But still, it endures. Down through the decades it has become a reliable trope, a handy bit of shorthand to bring the outside world in by the ear and explain something about Cheltenham to them. You might not be able to tell the difference between a two-mile novice chaser and a three-mile staying hurdler but everyone gets what it means to bloody the nose of the English. Especially on their own turf.
It’s a nonsense. But it’s an easily understood nonsense. And the one upside is that for all its flaws, tracking the number of Irish winners at Cheltenham has been a pretty useful tool for telling the story of what has happened in the game here over the past 30 years.
Three weeks back, at the Cheltenham Tattersalls sales, 10 horses were sold for over £100,000. Of those 10, seven were sold to bidders representing Irish trainers. The priciest was Wide Receiver, bought by bloodstock agent Tom Malone and Gordon Elliott at an eye-watering £410,000. The next two were Ferny Hollow and Deploy The Getaway, bought by Harold Kirk and Willie Mullins for £300,000 and £200,000 respectively.
It’s too early to say definitively whose silks they will end up wearing but it’s not particularly important. The notable thing here is that three horses whose racing experience amounts to a single point-to-point win apiece went for a combined total just north of €1 million – and all three will be trained in Ireland. That would have been unfathomable to anyone involved in Irish racing 30 years ago.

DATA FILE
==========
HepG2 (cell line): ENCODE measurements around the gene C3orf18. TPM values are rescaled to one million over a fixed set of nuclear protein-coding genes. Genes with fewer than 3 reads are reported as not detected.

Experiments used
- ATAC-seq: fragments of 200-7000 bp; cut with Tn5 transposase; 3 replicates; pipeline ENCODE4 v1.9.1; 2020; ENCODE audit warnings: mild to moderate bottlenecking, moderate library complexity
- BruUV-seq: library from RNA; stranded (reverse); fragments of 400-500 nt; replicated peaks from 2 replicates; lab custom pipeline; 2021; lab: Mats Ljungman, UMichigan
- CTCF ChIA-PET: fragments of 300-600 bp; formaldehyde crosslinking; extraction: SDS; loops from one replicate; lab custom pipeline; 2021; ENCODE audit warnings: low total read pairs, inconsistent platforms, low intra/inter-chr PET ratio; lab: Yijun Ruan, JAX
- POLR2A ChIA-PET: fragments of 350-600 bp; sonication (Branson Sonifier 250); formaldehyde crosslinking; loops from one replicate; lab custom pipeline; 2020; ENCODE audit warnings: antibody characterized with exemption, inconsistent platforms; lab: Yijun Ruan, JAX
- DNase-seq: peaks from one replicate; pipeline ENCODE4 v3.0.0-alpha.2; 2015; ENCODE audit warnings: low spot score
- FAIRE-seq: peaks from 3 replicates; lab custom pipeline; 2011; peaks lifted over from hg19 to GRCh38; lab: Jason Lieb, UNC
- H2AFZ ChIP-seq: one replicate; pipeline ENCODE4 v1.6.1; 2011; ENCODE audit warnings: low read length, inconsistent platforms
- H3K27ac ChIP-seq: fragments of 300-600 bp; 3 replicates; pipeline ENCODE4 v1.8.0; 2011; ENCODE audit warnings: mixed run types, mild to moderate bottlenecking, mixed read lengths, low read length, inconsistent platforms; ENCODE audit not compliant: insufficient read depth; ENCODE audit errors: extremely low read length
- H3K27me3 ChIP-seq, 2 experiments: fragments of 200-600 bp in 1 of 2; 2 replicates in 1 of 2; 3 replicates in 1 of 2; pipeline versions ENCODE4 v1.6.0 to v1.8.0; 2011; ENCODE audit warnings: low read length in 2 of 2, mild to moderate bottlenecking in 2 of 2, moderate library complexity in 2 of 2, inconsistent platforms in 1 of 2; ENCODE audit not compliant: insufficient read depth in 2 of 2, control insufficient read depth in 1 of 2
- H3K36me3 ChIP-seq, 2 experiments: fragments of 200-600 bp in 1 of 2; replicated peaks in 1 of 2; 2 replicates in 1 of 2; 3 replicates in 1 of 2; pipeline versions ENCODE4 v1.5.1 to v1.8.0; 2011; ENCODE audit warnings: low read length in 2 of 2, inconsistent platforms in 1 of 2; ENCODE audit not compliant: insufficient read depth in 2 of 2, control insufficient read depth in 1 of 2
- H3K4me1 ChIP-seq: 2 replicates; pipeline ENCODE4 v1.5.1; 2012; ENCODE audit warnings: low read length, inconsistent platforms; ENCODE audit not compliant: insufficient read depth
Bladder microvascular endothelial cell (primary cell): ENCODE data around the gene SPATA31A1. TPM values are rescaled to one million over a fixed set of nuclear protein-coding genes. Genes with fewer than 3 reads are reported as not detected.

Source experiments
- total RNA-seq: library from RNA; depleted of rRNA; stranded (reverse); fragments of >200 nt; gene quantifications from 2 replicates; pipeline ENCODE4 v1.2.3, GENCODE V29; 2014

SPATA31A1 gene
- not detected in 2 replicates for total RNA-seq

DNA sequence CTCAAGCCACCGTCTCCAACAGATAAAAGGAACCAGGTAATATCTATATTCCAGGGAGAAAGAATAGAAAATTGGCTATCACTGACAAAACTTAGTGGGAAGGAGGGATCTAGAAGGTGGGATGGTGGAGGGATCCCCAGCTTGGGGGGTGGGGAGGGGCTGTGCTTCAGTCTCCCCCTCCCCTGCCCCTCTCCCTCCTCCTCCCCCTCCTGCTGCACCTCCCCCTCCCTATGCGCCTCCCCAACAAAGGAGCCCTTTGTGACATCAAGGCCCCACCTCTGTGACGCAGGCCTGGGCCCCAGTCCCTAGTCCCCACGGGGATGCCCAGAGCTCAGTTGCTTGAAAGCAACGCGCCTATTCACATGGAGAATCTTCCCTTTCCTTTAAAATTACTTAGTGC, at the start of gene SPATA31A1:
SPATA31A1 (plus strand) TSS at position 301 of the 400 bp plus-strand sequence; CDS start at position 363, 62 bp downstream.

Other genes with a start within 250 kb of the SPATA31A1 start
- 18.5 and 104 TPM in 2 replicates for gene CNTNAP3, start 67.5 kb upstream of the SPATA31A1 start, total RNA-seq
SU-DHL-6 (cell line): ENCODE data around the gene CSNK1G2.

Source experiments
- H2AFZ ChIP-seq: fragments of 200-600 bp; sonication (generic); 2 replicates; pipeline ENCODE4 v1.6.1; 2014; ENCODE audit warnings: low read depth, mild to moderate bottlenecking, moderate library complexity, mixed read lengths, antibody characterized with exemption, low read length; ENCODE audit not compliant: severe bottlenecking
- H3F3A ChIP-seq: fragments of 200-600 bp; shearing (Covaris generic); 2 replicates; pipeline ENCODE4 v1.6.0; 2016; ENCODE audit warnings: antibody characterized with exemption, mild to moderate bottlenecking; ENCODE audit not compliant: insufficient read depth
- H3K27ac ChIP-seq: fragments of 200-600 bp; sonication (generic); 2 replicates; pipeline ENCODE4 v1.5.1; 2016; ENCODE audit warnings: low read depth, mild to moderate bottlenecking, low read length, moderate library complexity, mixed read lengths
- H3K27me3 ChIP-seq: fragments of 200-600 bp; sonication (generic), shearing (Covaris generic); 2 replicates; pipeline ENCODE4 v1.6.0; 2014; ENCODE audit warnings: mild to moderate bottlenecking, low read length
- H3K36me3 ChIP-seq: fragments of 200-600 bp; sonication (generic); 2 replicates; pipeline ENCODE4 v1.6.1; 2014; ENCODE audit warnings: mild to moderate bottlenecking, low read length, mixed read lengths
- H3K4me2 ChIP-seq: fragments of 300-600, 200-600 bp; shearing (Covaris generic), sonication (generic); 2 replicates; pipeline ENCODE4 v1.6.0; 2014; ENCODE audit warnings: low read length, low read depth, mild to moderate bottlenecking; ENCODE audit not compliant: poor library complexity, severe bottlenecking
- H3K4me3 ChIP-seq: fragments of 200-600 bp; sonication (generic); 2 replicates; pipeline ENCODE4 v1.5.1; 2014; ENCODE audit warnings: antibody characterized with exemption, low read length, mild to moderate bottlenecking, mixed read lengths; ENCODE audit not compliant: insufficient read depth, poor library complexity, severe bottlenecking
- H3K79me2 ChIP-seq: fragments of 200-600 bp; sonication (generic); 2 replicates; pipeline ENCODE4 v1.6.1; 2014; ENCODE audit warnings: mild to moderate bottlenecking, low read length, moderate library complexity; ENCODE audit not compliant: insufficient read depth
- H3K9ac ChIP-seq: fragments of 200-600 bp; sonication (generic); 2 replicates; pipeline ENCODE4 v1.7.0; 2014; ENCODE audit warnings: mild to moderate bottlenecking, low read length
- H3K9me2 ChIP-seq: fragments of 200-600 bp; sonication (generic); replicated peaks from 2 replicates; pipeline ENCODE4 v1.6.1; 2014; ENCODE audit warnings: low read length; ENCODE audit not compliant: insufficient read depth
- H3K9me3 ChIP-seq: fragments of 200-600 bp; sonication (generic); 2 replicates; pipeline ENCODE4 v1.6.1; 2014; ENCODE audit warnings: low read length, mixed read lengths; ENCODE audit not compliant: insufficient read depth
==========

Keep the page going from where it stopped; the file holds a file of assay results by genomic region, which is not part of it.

On the Saturday after Cheltenham in 1989, Ted Walsh won the bumper at Naas on a horse called Danny Harrold, owned by his father Ruby. Eleven days later, they combined again to win the Champion Bumper at the Fairyhouse Easter meeting. Those two wins, combined with a couple of point-to-point successes the previous month, were enough to make it known that the Walshes had a huge asset on their hands.
“He became the talking horse of the day,” Walsh says. “Straight away Jenny Pitman bought him, and he went away to England. He cost £200,000 – what would that be in today’s money? You must be talking the guts of a million. Anyway, he went to Jenny Pitman, and he was second in the Supreme Novices the following year.
“That was just what happened. Young stock just disappeared out of the country as soon as it won a point-to-point or a bumper. You’d hardly be back into the parade ring with them before a scout would be over to you from one of the English yards looking to buy it. If you had that horse now, no way would it go to England. An Irish owner would have it bought.
“There was no resentment in it, not at all. You were a trading company, that was the business. And sure for every good one that went, 20 duds went as well. Fellas were getting 10 grand, 20 grand for bumper winners and only the odd one of them would have gone on to be anything. But that’ll tell you the volume of horses that were going over.”